He got an honorable mention,
and he got $100.
And he was so proud of this.
It was his first money that he got
from anything, for any of his drawings.
And he said okay, I won $100,
and I'm gonna use that
$100, and he paid his first
down payment to go to
school in Pittsburgh.
- After high school, I went
to a commercial art school
in Pittsburgh for six months,
because at that point,
my parents were still
convincing me that I would never
make any money being an artist,
and if I really wanted to make a living,
I'd have to do commercial art.
So I went to this commercial art school,
on my own savings, really,
from being a paper boy, whatever,
and after six months realized that
no matter what, I didn't want to do that.
I was going to school in Kutztown,
and I was good friend with Kermit Oswald,
and Kermit and Keith
were childhood friends.
Kermit bought a studio down by his house,
and we used to hang out there,
that was like the hang out.
And Keith would come and visit
from wherever he was,
traipsing around, following
the Grateful Dead.
And Keith would stop in,
and that's when I first met him,
and he could always draw
like a son of a gun.
When I started making film in school,
in like '78, '79, the Sony
camcorder that I worked with
weighed 95 pounds, and it
took 24 hours to charge it
to shoot 30 minutes of tape.
Reel to reel.
No cassettes.
This goddam thing was like a backpack.
You'd put it on your back,
you're like oh my god, where are we going?
Not far, I hope.
The thing weighs a ton.
- When I was 20, I had my first
one man show in Pittsburgh.
While I was there, there
had also been an exhibition
of Pierre Alechinsky in the museum,
which at that time had a
really big influence on me
because it was the first
time that I had seen
an older artist who had
done an entire body of work
that in some ways was very similar
to the things that I was starting to do,
even though I was 20 years old,
there was something very common that I had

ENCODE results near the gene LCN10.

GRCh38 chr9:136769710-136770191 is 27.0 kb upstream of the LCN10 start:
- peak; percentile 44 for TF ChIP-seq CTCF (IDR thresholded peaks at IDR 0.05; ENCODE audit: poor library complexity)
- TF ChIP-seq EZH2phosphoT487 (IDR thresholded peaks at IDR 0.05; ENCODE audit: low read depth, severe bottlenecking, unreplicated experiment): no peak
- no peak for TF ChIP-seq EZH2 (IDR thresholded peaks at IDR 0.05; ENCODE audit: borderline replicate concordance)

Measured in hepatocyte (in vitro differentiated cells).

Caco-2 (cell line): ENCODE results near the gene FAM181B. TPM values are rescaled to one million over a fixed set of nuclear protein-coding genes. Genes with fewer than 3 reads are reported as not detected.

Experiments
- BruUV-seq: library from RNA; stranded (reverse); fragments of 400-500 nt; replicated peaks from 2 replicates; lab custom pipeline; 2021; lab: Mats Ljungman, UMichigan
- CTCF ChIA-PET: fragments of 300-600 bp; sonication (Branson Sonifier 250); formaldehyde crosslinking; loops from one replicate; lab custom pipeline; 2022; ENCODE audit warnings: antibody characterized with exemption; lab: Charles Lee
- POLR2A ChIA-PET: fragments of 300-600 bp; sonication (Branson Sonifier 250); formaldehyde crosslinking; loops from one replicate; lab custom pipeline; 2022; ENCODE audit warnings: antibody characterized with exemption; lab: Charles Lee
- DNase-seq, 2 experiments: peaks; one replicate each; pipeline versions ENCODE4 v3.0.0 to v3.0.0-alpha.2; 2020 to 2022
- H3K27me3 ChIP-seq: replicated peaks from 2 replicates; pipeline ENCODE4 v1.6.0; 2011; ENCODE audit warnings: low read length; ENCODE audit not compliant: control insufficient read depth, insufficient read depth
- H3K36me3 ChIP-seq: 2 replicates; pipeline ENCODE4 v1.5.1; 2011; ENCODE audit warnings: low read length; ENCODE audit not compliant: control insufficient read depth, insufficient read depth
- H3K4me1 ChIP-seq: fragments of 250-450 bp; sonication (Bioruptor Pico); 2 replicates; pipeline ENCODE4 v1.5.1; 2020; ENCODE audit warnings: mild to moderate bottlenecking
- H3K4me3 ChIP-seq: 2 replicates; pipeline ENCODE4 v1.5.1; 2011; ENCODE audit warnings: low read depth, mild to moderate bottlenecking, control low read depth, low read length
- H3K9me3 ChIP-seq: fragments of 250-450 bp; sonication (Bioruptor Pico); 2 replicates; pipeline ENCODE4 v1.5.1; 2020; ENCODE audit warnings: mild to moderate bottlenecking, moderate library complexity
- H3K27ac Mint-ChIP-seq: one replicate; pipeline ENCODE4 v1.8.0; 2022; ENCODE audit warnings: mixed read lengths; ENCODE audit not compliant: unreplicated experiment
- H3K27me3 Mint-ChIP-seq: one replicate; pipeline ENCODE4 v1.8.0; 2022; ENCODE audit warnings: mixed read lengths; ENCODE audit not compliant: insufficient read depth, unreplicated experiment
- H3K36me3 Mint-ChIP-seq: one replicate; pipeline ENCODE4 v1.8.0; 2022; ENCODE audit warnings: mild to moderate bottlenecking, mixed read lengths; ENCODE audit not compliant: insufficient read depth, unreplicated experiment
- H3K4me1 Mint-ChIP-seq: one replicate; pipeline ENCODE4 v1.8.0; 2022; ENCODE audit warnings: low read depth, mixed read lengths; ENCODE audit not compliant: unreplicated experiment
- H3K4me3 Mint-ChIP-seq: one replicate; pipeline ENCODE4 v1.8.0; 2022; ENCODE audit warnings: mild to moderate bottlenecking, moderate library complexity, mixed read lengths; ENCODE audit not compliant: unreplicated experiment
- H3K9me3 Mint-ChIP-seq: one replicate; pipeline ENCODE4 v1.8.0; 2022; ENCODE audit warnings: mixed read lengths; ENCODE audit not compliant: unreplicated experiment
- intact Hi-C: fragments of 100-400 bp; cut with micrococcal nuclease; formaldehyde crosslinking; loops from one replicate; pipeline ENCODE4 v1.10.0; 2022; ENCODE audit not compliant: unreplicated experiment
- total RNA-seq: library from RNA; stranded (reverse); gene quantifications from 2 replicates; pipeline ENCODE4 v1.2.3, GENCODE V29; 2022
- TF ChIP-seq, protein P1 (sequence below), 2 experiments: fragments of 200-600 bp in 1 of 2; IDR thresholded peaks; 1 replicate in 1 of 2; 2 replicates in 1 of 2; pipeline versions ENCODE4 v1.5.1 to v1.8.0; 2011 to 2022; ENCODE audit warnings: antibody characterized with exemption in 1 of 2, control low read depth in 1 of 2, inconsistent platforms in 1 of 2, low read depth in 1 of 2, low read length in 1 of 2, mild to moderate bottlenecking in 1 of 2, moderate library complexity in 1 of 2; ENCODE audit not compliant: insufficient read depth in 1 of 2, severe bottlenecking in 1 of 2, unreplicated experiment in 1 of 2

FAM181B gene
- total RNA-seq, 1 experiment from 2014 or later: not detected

with his work, and it
gave me the confidence
to think that maybe I
was on the right track,
and I was doing something that
was worth taking seriously.
This is very vivid in my memory,
that he stood in the kitchen
and explained to my parents
that he could not be
in Pittsburgh anymore,
that he had to be in New York.
It was a big decision.
Our son was going off to the big city.
I mean, Pittsburgh was a big decision.
I remember I cried and cried when he left.
But New York City, wow.
I first met Keith in 1978.
It was probably my first week at school,
at the School of Visual Arts.
I heard this Devo music,
and there was Keith in his room,
and he was painting to the beat
all these black lines,
and he was kind of painting
himself into the corner.
The first class was drawing
and the teacher said okay,
everybody choose a partner
and draw each other.
And Keith just sort of
came and sat and drew me.
We actually had some classes together
that we were taking at SVA.
One of the classes with Bill Beckley
was in semiotics.
And that I think was kind of interesting
for both of us.
I've learned from semiotics
in choosing to repeat certain things
in their repetition they gain importance
and significance and
turn into something else,
turn into a different kind of sign.
- I first met Keith at School
of Visual Arts in 1978.
And I remember looking at his sneakers,
and his legs, and I thought he was a funny
really funny guy.
He was in my class,
and then we became really good friends.
And I used to cook spaghetti,
and he used to come to
eat spaghetti all the time
to my house.
One, two, three, four, five.
It's great to be alive.
Alex, you'd better erase that.
That's how I met Keith,
while he was a student
at School of Visual Arts,
he came to help me as an assistant.
He and his friend Kermit
Oswald came to help,
to prepare exhibitions, paint walls,
and install things, and
take things down, of course,
and wrap and pack.
You know, as you get ready for a show,
you need some preparation, of course.
But also along with that came
a number of their friends
who helped in the opening, for example.
Either the bar, and
various things like that.
So I met his whole circle of friends,
which was very interesting.
And that's how I met Jean-Michel
Basquiat, for example,
and Kenny Scharf, and so on.
So there was already a group of friends
who were very close together,
and Keith was at the center of it,
you might say.
We needed a place to live,
so we just decided we'd
get a place together.
And he found one.
It was just a total rat trap.
I mean, I never saw rats,
but everything else.
They called it a two bedroom.
It was like, I had a bedroom,
and Keith lived in the closet.
And it was like, literally the size
of a sleeping bag.
And he had a stereo, and he
just played the B-52's nonstop
24 hours a day for the
entire time we lived there.
One of the things that started
becoming really interesting in a way
that I was combining what
was going on at night
and what was going on in school
was that the subject matter
of many of the drawings
that I was doing,
because I was still doing
these abstract shapes, but I started being
completely obsessed with
doing phallic little,
I mean, the calligraphy
became completely phallic.
Partly really consciously
as a way of asserting
my sexuality, and forcing
people to deal with it,
and so I consciously flaunted the fact
that I was interested in
dicks, because I could.
- And we found each
other at the club Baths